However, cyber security is definitely affordable – and worth the price. There are many approaches to launching simple and inexpensive initiatives in a company that sustainably increase cyber security. Of course, cyber security is always an investment that does not have a directly recognizable added value compared to the normal situation. However, compared to a fully encrypted IT infrastructure, for example, the normal state should be maintained and is therefore worth striving for. Early investment is therefore not necessarily expensive, but it certainly makes sense: statistics on cyber-attacks not only show that the number of cyber-attacks is increasing every year, but also that the amount of damage caused by them is constantly rising.

Which security tool categories do you think are over- or undervalued? For example, would you invest in an NDR or an EDR system first? 

The typical answer from a digital forensics’ expert is “it depends”. It is the same here. To effectively assist in the management of cyber security incidents, one should generally be open to niche technologies. Many tools are no longer just one or the other. For example, terms such as “XDR” may emerge where the boundaries are blurred, or platforms may emerge with a comprehensive toolset that combines or partially combines, for example, SIEM, SOAR, EDR, NDR, patch management, log analysis and data acquisition, also depending on the cost of these platforms and their functions offered in modules. 

It also depends on which cyber strategy our clients are pursuing. Is protecting the outer perimeter more important than securing the crown jewels themselves? Is full encryption worse than data loss? Depending on the situation, there are various toolkits that have advantages and disadvantages. In principle, however, there is no single solution that covers all requirements for all times. 

From the forensic scientist’s point of view, it is particularly important for their own toolset to ensure that data acquisition and data analysis are reliable in court. This means that you always need more than just one tool to be able to prove the same results and thus the correctness of the forensic investigation.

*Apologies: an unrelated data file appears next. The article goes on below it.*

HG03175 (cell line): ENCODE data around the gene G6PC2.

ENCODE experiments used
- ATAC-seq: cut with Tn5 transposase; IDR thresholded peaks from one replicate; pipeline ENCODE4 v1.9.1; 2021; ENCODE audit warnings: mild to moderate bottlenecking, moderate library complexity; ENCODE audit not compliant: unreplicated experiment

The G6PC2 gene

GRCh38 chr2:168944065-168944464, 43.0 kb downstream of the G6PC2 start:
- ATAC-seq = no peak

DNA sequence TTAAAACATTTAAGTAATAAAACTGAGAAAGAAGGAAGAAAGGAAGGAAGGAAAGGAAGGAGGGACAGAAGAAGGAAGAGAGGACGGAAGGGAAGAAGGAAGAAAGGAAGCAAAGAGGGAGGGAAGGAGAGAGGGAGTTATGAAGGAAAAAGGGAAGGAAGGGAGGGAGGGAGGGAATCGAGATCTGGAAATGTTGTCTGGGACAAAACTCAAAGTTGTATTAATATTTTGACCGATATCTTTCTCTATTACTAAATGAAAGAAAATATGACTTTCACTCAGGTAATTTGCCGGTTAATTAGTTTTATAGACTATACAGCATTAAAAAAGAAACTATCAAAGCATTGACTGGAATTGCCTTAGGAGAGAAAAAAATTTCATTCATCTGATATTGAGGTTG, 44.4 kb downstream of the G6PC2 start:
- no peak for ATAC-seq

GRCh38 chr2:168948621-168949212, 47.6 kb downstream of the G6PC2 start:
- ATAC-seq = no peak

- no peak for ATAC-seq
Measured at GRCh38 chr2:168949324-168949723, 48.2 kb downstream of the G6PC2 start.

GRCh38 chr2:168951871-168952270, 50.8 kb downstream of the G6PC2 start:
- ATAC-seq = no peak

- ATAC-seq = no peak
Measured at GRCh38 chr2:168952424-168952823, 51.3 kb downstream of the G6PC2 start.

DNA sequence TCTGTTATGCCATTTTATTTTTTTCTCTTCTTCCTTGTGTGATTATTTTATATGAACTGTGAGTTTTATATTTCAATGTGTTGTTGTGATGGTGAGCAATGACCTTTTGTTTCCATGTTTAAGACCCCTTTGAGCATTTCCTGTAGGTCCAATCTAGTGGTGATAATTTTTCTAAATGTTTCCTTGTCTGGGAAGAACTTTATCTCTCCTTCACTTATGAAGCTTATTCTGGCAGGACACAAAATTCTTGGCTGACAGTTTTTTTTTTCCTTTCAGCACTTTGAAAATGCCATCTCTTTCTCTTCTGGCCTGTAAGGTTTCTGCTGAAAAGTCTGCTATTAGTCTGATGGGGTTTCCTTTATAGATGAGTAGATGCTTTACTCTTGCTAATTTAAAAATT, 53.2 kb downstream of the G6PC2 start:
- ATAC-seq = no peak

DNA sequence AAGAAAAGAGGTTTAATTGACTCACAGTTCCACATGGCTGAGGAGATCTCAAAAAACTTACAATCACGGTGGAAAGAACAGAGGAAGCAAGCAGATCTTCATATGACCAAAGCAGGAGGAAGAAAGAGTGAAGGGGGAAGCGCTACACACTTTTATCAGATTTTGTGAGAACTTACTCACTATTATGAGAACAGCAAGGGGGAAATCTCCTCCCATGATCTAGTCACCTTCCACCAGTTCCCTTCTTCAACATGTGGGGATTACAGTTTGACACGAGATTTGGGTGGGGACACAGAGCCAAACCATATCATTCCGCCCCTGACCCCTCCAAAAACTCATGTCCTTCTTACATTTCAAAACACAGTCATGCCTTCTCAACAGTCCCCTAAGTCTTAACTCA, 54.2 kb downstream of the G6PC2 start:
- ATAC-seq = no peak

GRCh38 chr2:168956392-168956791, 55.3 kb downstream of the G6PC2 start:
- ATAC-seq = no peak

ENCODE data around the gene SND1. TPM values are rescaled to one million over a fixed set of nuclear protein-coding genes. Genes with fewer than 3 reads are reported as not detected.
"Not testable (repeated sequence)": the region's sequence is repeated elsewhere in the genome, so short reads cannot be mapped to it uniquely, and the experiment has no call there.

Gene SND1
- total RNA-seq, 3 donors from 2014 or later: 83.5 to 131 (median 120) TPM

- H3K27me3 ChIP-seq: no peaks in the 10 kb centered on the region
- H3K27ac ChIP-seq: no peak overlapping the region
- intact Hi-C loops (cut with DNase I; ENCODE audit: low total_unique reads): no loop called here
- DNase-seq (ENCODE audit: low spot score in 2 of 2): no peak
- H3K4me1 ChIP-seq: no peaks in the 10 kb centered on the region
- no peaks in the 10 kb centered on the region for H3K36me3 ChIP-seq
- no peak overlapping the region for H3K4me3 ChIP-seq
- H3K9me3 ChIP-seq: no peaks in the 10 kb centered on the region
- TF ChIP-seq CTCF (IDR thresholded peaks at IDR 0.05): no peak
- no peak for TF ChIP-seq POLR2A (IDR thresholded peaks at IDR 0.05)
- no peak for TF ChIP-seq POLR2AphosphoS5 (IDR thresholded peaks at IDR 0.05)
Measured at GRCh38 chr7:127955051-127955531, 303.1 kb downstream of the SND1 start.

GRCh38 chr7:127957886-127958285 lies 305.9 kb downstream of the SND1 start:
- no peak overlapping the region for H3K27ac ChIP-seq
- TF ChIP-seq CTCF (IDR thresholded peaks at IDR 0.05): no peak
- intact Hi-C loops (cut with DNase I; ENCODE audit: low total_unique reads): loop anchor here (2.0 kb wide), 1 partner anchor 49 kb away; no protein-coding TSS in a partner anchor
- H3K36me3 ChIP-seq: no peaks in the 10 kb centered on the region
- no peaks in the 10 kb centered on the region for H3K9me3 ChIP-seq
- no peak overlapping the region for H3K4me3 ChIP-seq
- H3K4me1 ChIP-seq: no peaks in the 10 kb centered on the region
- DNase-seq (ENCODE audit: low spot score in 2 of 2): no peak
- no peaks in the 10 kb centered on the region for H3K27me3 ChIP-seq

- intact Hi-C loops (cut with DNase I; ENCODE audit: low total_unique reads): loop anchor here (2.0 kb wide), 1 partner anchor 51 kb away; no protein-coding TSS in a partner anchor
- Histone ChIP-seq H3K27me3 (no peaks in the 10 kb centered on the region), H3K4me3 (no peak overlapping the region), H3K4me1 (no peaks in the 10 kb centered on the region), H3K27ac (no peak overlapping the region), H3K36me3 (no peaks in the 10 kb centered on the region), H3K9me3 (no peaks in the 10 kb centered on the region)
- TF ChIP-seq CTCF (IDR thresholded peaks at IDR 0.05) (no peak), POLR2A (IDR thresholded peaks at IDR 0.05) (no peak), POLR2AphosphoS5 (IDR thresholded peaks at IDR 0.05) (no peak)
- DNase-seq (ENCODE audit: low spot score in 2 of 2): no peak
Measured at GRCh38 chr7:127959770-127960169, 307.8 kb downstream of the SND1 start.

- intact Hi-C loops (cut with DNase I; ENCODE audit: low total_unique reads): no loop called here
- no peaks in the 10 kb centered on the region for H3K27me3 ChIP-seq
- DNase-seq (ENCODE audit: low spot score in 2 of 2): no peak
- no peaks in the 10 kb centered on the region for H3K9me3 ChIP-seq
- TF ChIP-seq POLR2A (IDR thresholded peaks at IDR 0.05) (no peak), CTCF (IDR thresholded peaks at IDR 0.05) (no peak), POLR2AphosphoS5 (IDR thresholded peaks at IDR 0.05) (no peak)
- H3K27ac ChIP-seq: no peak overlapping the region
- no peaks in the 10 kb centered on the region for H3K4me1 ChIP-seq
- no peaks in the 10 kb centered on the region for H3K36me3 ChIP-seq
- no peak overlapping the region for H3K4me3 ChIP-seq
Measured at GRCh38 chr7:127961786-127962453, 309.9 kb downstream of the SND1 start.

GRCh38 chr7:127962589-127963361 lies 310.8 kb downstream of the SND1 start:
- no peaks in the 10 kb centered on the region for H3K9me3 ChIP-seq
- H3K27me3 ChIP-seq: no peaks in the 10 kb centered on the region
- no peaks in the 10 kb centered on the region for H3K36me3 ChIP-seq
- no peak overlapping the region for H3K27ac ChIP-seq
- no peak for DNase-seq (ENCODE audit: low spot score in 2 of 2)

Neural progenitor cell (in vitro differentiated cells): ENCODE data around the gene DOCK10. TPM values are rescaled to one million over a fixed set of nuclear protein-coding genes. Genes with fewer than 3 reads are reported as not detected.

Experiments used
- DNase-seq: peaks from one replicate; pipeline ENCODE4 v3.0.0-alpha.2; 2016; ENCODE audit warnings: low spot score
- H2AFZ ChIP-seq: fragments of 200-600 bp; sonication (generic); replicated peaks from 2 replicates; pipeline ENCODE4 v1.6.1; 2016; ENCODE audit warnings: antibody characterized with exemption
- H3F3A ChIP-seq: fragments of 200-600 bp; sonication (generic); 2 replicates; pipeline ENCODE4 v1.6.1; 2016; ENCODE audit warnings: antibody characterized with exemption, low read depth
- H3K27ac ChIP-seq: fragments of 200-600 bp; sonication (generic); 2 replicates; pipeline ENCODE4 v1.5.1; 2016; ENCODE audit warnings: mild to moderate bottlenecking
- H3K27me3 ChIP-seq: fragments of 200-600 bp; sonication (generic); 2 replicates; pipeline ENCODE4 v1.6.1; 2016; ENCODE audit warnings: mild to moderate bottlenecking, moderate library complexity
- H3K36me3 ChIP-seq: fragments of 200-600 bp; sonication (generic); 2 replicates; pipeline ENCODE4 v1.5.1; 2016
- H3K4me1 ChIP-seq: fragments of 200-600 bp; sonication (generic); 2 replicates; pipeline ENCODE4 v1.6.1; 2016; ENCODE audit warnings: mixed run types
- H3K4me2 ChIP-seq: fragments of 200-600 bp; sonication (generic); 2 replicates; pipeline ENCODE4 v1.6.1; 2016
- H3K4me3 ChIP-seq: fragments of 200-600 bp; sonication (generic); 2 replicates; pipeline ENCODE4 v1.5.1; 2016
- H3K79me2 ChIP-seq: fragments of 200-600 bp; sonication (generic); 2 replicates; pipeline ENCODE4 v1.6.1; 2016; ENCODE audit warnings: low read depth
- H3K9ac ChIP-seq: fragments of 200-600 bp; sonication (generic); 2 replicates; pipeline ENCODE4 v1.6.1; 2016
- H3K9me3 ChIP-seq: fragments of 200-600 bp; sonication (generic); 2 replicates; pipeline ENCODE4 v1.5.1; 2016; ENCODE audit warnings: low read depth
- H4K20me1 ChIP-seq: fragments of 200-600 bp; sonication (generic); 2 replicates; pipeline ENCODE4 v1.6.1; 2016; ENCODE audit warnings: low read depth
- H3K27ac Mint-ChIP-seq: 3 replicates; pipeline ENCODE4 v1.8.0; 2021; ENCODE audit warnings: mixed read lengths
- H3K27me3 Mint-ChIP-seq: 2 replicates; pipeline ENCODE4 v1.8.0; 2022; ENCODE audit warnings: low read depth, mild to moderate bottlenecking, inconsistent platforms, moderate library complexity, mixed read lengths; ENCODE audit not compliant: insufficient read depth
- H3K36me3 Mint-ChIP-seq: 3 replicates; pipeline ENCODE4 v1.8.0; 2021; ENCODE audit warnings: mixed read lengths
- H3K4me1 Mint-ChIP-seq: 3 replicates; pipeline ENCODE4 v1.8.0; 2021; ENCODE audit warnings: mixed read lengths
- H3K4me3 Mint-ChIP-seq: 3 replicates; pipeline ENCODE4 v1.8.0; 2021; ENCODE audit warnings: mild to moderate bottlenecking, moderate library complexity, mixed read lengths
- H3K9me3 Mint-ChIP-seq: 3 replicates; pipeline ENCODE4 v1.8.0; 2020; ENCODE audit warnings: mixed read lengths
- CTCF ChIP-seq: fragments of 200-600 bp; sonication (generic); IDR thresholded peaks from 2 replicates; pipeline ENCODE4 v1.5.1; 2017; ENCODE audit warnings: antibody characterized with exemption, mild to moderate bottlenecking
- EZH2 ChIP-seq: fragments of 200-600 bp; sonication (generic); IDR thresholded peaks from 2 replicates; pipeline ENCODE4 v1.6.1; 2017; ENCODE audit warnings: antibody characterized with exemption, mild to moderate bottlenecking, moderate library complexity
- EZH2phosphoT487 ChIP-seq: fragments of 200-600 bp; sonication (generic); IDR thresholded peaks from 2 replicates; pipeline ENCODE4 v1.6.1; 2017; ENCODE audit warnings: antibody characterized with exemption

What’s next – what’s on your technical roadmap, what are your plans?

I am happy and proud to say that we are in a great technical position as a team. Nevertheless, I am convinced that a roadmap should never be empty – if you rest, you rust. 

We want to keep developing as a team. Not only in the technology itself, but also in areas that are inseparable from our technical work, such as crisis communication. The team will grow in numbers, but also in skills. Of course, this also includes technical training from established providers. 

Our toolset is regularly reviewed and updated and expanded as required. We also continue to develop internal tools. There is always something to do. 

If you could send an email to all CISOs to address a security issue, what would you choose?

The CISOs we have met have always been very open-minded and interested in our services, which cover not only technology but also all other areas for which a CISO is responsible. 

For example, a security problem can be of a technical nature, but it can also have many different causes, resulting in a technical problem. The gateways for serious cyber-attacks are often a brief moment of inattention, for example when reading a phishing email. 

If I could send an email to CISOs, I would take up the point from your previous question here: there are effective and inexpensive ways to drastically increase cyber security – this takes a lot of pressure off the work of a CISO and makes the markets a little safer, or even a lot safer.